Below is some research from the iRest Institute with whom I’m finishing my Certification shortly as a Certified iRest Teacher. I run an 8 week iRest Yoga Nidra course regularly here at the studio in Sandringham but am aiming to take these courses outside to workplace venues or small groups, as you can see the research of this particular type of Meditation has scientific back up, not to mention the feedback I’ve received from the 50 plus people here that have gone through our course.
How does meditation change lives? Research speaks for itself. iRest Institute has, over time, participated in a range of in-depth studies to help answer this question. Our findings highlight the trans-formative potential of iRest for workplace stress, college life, older adults, intimate partner violence, homelessness, chemical dependency, and so much more.
Workplace stress is, by all indications, on the rise. This study tracked the effects of the iRest 10-Step Protocol on 60 workers for four weeks. Results revealed a significant decrease in stress levels reported by participants who took part in the iRest meditation group.
College life can present unique challenges, including social pressures, financial worry, and achievement anxiety. This study observed 66 students as they engaged in an eight-week iRest program. Statistically significant improvements in perceived stress, worry, and depression were discovered.
As our bodies age, our physiological reserves drain, making us more likely to be affected by stress and more susceptible to depression. This study surveyed 30 adults aged 55–90 who exhibited depression symptoms. Preliminary results demonstrated improvements in sleep impairment, lessening of pain severity, and promising improvement in depression symptoms.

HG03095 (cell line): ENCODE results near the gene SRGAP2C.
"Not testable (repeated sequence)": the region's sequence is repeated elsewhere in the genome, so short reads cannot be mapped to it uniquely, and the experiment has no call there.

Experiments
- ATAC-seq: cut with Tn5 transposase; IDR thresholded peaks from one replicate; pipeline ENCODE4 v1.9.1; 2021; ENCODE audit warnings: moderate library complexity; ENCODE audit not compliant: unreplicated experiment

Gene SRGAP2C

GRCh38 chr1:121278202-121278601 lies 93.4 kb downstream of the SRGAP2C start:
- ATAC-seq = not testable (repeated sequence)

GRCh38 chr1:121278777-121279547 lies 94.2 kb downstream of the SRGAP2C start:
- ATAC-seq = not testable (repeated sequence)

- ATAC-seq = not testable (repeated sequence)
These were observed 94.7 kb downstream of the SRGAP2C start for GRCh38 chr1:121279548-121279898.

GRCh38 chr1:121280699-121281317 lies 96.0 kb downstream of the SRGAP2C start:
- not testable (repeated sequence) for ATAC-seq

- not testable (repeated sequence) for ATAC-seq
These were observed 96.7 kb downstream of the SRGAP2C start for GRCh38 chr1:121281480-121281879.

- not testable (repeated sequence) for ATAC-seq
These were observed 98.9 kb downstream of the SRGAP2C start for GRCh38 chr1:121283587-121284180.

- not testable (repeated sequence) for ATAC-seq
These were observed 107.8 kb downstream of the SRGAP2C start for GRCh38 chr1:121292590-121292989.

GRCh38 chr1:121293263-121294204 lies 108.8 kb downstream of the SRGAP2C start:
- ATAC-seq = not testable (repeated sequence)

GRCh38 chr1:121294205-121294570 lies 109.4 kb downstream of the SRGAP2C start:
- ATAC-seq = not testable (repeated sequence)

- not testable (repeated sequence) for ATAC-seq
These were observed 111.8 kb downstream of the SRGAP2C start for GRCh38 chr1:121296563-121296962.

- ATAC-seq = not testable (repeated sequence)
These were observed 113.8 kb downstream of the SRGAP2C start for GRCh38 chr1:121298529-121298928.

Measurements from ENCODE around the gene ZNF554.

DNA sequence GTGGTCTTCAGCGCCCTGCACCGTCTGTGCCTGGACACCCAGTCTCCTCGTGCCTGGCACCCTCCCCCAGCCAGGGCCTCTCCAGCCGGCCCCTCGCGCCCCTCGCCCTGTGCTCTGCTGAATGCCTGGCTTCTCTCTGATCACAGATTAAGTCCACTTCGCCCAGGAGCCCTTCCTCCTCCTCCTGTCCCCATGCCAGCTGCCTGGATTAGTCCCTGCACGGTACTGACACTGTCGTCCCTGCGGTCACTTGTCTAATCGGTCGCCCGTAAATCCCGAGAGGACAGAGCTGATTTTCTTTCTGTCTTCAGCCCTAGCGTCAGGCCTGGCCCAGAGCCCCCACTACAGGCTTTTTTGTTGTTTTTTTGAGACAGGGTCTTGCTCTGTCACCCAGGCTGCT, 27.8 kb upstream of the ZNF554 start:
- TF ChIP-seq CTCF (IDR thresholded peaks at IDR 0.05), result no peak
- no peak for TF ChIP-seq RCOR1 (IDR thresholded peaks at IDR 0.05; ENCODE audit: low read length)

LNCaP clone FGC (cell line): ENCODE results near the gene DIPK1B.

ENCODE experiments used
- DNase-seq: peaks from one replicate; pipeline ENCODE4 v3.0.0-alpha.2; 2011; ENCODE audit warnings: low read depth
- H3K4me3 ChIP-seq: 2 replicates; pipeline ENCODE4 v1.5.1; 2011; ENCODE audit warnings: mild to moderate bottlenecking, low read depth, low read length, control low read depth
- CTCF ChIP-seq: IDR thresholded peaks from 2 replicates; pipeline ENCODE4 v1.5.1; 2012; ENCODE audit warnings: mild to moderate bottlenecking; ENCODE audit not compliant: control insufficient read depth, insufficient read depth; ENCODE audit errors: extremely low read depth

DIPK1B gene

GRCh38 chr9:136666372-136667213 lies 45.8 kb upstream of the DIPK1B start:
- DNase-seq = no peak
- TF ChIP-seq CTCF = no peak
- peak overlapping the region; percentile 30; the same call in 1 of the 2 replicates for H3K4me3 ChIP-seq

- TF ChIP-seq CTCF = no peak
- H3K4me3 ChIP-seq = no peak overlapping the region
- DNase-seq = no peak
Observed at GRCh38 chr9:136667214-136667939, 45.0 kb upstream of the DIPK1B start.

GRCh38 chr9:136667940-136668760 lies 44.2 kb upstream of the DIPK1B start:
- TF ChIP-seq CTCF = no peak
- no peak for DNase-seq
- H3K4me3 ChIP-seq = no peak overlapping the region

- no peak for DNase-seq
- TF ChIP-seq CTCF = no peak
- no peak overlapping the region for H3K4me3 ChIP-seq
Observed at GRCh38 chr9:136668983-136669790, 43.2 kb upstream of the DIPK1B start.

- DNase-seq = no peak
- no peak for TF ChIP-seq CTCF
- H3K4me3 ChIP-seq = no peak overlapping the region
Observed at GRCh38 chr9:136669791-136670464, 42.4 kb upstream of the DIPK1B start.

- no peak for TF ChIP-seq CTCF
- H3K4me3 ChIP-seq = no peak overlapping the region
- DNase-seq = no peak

Intimate Partner Violence
One-quarter of women experience intimate partner violence, making it more prevalent than breast cancer and diabetes combined. This study tested the feasibility of iRest as an intervention for trauma recovery for survivors of intimate partner violence. Quantitative analysis revealed a decrease in PTSD, anxiety, stress, and depression. Qualitative analysis revealed a primary construct of “finding and connecting with inner self”.
The homeless often endure increased levels of stress and emotional distress in the quest to securely meet their basic needs. In this study, self-report measures were collected from 117 meditation group participants and 79 participants who received shelter services. The results suggest that brief iRest training may effectively reduce negative psychological states and enhance quality of life for homeless adults. This study also underscores the need for further research that includes homeless, high-risk, and low-income populations.
According to the World Health Organization, some 31 million persons have drug use disorders, while another 3.3 million people die of alcohol-related deaths worldwide. This research investigated the effect of meditation on warning signs of relapse among adults in residential treatment for chemical dependency. Results showed that meditation increased participants’ mindfulness, decreased negative mood, and reduced warning signs of relapse.